Since then, Ticketmaster, which will handle most of the American shows on Mr. Springsteen’s tour next year, has tried to wear a white hat at least part of the time. Michael Rapinoe, CEO of Ticketmaster’s parent company Live Nation Entertainment, noted in an interview on “The Compound & Friends” podcast in May that many tickets to top concerts and other events now have higher street prices. Ticketmaster sold them. Why shouldn’t an artist keep most of that profit? Prices that are too low open the door for bidders to make more money than they make themselves — at the profit they make by selling at the true market price.
If artists want to hold that, Ticketmaster is ready to help and charge for it. And that seems to be what Mr. Springsteen is doing here, using Ticketmaster’s “Official Platinum” system, where seats “move up and down at variable prices based on demand.”
You already know what happened next: Those platinum prices were too expensive. Anger arose. A congressman from New Jersey yelled into the wind.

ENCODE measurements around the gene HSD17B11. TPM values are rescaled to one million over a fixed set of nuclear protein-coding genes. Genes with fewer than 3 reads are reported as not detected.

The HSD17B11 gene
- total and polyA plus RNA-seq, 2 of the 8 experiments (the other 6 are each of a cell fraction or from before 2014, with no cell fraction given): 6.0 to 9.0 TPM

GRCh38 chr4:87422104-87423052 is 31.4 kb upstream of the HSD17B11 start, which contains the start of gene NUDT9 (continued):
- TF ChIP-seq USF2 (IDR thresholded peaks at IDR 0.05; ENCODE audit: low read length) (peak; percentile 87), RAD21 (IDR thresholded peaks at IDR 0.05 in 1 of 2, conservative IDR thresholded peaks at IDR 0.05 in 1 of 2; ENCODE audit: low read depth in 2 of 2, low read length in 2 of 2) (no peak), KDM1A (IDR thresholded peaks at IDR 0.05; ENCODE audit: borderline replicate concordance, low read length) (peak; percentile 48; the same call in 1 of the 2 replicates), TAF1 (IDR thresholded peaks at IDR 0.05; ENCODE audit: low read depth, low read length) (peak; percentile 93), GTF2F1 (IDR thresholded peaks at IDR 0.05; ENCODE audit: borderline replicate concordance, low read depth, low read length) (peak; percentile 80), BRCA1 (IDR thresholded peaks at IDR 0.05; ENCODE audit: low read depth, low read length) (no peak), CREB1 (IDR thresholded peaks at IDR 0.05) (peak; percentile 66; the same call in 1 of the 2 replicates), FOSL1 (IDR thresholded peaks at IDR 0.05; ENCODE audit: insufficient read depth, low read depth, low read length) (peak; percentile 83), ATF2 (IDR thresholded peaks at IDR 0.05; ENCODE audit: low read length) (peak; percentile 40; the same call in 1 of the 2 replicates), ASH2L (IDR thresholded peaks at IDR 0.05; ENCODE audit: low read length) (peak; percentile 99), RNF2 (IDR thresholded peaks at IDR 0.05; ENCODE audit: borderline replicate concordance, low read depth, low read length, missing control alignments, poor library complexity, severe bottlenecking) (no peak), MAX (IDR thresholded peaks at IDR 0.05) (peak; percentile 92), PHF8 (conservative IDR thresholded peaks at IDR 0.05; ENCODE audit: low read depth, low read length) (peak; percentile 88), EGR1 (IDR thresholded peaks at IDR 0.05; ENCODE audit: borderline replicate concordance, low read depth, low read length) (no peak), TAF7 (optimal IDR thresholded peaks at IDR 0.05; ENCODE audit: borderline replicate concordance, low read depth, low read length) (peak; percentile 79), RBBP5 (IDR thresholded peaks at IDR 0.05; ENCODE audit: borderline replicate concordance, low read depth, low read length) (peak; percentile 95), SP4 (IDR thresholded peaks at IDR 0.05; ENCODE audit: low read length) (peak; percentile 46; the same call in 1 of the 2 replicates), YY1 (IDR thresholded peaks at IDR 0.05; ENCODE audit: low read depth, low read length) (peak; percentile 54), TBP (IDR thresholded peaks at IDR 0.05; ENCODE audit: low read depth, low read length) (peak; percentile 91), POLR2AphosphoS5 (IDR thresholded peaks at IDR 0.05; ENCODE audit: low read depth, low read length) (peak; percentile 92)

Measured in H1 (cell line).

“It broke our spirits,” said Pete Maimon, a real estate agent in North Brunswick, N.J., who coordinates face-value-only ticket exchanges for longtime fans. He closed it for now, he said, fighting back tears. “We no longer wanted to engage in this plain-as-day scheme to extract money from fans,” he said.
Over the weekend, in an attempt to calm things down, Mr. Springsteen’s camp gave Ticketmaster permission to release some numbers. 1.3 percent of Ticketmaster users paid more than $1,000 per ticket. Also, 88.2 percent of tickets are “sold at value,” according to Ticketmaster, although the remaining 11.8 percent are likely to represent more than 11.8 percent of revenue per show at face value.
Who set these prices? “Promoters and artist representatives will set the pricing strategy and price range parameters for all tickets, including variable and fixed price points,” a Ticketmaster spokesperson said in an emailed statement. “If there are too many people with tickets who want to attend the event, the price goes up.”